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The Brown House

By Melanie Moffett
In Bayou Home
Apr 27th, 2016


Kristin and Harris Brown commission extensive renovations with respect for the past, yet firmly rooted in the present.

Article by Maré Brennan
Photography by Martin G Meyers
Styling by Kristin Brown
Back in 2009, Kristin and Harris Brown were boating in and out of their Ouachita River fronted home. Although their home stayed high and dry, the commute by boat to terra firma became tiresome as floodwaters took quite a long time to recede. The need to be closer to family and the opportunity to restore a beautiful piece of property on Phillips Bayou proved irresistible to the community-minded pair whose interests lie firmly in politics, the environment, history and the arts.  In 2011, “The Brown House.” with its stately columns and near perfect siting along the banks of a pristine waterway that used to connect to the Ouachita River, came back onto the market and needed another set of creative “Browns” to love it just as the ones before had.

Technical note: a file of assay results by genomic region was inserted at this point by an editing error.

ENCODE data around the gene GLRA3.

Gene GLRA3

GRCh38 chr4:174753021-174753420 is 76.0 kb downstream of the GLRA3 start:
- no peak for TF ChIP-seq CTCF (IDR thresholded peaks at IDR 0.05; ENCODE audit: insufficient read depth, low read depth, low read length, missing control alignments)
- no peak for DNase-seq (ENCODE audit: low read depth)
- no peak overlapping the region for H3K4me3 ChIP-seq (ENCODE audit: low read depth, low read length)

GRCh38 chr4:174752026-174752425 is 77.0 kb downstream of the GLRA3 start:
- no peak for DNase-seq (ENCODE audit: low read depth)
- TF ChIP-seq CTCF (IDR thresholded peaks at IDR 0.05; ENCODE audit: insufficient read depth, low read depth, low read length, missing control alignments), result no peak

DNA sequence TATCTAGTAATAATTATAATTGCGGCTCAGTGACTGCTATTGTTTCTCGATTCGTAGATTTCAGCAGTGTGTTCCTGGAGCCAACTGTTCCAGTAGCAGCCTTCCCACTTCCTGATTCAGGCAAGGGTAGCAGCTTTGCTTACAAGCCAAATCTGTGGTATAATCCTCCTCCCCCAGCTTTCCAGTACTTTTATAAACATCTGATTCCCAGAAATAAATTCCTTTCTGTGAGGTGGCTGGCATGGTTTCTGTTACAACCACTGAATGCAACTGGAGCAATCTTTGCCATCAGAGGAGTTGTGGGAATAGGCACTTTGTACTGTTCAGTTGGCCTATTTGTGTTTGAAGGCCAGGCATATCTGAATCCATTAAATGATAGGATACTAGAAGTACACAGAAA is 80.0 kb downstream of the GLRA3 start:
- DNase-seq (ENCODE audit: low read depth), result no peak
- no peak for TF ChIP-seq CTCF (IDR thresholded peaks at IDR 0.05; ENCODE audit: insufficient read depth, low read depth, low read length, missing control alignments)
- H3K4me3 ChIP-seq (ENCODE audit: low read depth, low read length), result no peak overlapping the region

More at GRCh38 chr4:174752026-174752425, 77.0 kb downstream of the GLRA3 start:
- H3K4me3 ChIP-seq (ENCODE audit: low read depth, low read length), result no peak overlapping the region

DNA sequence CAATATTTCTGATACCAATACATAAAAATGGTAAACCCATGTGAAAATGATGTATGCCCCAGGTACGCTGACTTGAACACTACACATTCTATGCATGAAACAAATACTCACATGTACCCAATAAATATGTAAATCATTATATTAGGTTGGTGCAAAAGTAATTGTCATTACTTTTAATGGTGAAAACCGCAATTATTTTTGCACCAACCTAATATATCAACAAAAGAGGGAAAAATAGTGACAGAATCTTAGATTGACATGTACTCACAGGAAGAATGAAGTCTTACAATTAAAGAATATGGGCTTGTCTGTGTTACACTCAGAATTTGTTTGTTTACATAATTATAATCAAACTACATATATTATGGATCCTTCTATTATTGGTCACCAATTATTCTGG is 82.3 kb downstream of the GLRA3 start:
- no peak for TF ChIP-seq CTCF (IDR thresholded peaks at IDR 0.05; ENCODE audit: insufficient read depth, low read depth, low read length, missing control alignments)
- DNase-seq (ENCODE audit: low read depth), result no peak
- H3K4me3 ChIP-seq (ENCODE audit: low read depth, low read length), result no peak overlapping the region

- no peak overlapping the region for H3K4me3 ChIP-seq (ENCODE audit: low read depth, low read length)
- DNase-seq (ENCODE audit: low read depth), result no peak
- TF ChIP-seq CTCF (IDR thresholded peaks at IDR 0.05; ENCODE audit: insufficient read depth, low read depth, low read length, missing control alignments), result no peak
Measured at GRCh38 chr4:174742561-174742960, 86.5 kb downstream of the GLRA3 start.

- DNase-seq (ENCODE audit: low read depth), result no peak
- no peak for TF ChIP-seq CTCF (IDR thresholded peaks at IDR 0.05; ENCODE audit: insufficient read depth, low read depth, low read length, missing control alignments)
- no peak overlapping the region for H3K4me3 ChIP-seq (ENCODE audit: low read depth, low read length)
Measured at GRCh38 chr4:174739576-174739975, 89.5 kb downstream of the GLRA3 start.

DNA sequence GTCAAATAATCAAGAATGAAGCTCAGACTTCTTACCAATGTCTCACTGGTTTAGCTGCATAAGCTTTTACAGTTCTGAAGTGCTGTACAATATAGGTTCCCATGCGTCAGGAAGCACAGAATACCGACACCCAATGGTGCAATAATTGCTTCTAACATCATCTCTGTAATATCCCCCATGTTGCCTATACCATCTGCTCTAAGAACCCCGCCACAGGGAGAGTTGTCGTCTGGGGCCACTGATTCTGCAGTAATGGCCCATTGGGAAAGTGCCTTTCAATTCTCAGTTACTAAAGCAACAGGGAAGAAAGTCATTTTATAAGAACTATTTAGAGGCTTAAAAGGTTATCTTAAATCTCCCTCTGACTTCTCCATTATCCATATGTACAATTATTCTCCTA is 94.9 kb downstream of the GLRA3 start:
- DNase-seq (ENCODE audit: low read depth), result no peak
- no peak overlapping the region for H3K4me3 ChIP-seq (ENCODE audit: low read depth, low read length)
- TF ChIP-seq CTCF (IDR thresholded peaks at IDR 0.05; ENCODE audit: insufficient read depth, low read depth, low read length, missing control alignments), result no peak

Built in 1950, this classic Greek Revival home has always been known to Monroians as “The Brown House.” In its 66-year history, except for one brief time, it has only been owned by families with the last name of Brown, none of them related.